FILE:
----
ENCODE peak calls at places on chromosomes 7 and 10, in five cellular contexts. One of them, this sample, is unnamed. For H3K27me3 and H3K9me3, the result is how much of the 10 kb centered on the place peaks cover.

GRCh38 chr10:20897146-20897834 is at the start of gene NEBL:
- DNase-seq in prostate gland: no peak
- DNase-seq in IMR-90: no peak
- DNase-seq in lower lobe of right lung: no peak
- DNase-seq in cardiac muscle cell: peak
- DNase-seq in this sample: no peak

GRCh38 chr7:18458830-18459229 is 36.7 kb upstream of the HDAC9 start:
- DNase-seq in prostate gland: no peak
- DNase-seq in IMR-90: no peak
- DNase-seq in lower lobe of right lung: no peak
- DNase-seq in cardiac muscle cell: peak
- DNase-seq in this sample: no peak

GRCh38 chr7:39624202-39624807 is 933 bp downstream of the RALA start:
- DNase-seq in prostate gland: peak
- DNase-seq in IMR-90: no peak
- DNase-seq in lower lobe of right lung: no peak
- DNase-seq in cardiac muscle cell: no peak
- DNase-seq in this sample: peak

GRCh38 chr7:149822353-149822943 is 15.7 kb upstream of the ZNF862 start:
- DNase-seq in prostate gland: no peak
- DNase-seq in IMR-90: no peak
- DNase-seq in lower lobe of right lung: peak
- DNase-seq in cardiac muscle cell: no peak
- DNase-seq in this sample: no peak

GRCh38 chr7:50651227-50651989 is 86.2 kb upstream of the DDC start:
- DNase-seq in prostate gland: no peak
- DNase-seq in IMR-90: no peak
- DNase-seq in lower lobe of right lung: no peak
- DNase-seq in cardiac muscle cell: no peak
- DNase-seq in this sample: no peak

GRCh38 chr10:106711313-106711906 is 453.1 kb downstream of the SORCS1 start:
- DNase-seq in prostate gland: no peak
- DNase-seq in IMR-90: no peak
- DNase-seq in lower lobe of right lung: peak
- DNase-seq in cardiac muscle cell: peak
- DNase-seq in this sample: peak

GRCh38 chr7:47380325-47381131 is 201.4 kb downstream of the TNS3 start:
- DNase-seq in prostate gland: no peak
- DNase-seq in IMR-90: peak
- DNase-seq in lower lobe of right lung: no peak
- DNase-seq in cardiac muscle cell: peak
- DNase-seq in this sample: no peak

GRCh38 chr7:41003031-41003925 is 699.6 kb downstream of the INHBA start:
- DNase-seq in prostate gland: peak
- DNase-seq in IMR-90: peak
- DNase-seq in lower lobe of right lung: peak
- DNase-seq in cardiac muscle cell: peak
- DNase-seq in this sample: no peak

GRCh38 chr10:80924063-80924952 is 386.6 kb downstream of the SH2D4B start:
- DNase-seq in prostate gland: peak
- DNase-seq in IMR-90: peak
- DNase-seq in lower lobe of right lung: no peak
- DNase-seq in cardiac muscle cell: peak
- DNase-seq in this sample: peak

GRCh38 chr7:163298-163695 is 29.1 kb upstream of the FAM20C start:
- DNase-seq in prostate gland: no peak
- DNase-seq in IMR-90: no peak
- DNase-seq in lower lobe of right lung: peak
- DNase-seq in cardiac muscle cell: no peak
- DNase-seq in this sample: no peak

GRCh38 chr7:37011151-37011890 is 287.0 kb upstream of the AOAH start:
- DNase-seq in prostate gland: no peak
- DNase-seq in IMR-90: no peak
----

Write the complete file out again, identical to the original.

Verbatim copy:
ENCODE peak calls at places on chromosomes 7 and 10, in five cellular contexts. One of them, this sample, is unnamed. For H3K27me3 and H3K9me3, the result is how much of the 10 kb centered on the place peaks cover.

GRCh38 chr10:20897146-20897834 is at the start of gene NEBL:
- DNase-seq in prostate gland: no peak
- DNase-seq in IMR-90: no peak
- DNase-seq in lower lobe of right lung: no peak
- DNase-seq in cardiac muscle cell: peak
- DNase-seq in this sample: no peak

GRCh38 chr7:18458830-18459229 is 36.7 kb upstream of the HDAC9 start:
- DNase-seq in prostate gland: no peak
- DNase-seq in IMR-90: no peak
- DNase-seq in lower lobe of right lung: no peak
- DNase-seq in cardiac muscle cell: peak
- DNase-seq in this sample: no peak

GRCh38 chr7:39624202-39624807 is 933 bp downstream of the RALA start:
- DNase-seq in prostate gland: peak
- DNase-seq in IMR-90: no peak
- DNase-seq in lower lobe of right lung: no peak
- DNase-seq in cardiac muscle cell: no peak
- DNase-seq in this sample: peak

GRCh38 chr7:149822353-149822943 is 15.7 kb upstream of the ZNF862 start:
- DNase-seq in prostate gland: no peak
- DNase-seq in IMR-90: no peak
- DNase-seq in lower lobe of right lung: peak
- DNase-seq in cardiac muscle cell: no peak
- DNase-seq in this sample: no peak

GRCh38 chr7:50651227-50651989 is 86.2 kb upstream of the DDC start:
- DNase-seq in prostate gland: no peak
- DNase-seq in IMR-90: no peak
- DNase-seq in lower lobe of right lung: no peak
- DNase-seq in cardiac muscle cell: no peak
- DNase-seq in this sample: no peak

GRCh38 chr10:106711313-106711906 is 453.1 kb downstream of the SORCS1 start:
- DNase-seq in prostate gland: no peak
- DNase-seq in IMR-90: no peak
- DNase-seq in lower lobe of right lung: peak
- DNase-seq in cardiac muscle cell: peak
- DNase-seq in this sample: peak

GRCh38 chr7:47380325-47381131 is 201.4 kb downstream of the TNS3 start:
- DNase-seq in prostate gland: no peak
- DNase-seq in IMR-90: peak
- DNase-seq in lower lobe of right lung: no peak
- DNase-seq in cardiac muscle cell: peak
- DNase-seq in this sample: no peak

GRCh38 chr7:41003031-41003925 is 699.6 kb downstream of the INHBA start:
- DNase-seq in prostate gland: peak
- DNase-seq in IMR-90: peak
- DNase-seq in lower lobe of right lung: peak
- DNase-seq in cardiac muscle cell: peak
- DNase-seq in this sample: no peak

GRCh38 chr10:80924063-80924952 is 386.6 kb downstream of the SH2D4B start:
- DNase-seq in prostate gland: peak
- DNase-seq in IMR-90: peak
- DNase-seq in lower lobe of right lung: no peak
- DNase-seq in cardiac muscle cell: peak
- DNase-seq in this sample: peak

GRCh38 chr7:163298-163695 is 29.1 kb upstream of the FAM20C start:
- DNase-seq in prostate gland: no peak
- DNase-seq in IMR-90: no peak
- DNase-seq in lower lobe of right lung: peak
- DNase-seq in cardiac muscle cell: no peak
- DNase-seq in this sample: no peak

GRCh38 chr7:37011151-37011890 is 287.0 kb upstream of the AOAH start:
- DNase-seq in prostate gland: no peak
- DNase-seq in IMR-90: no peak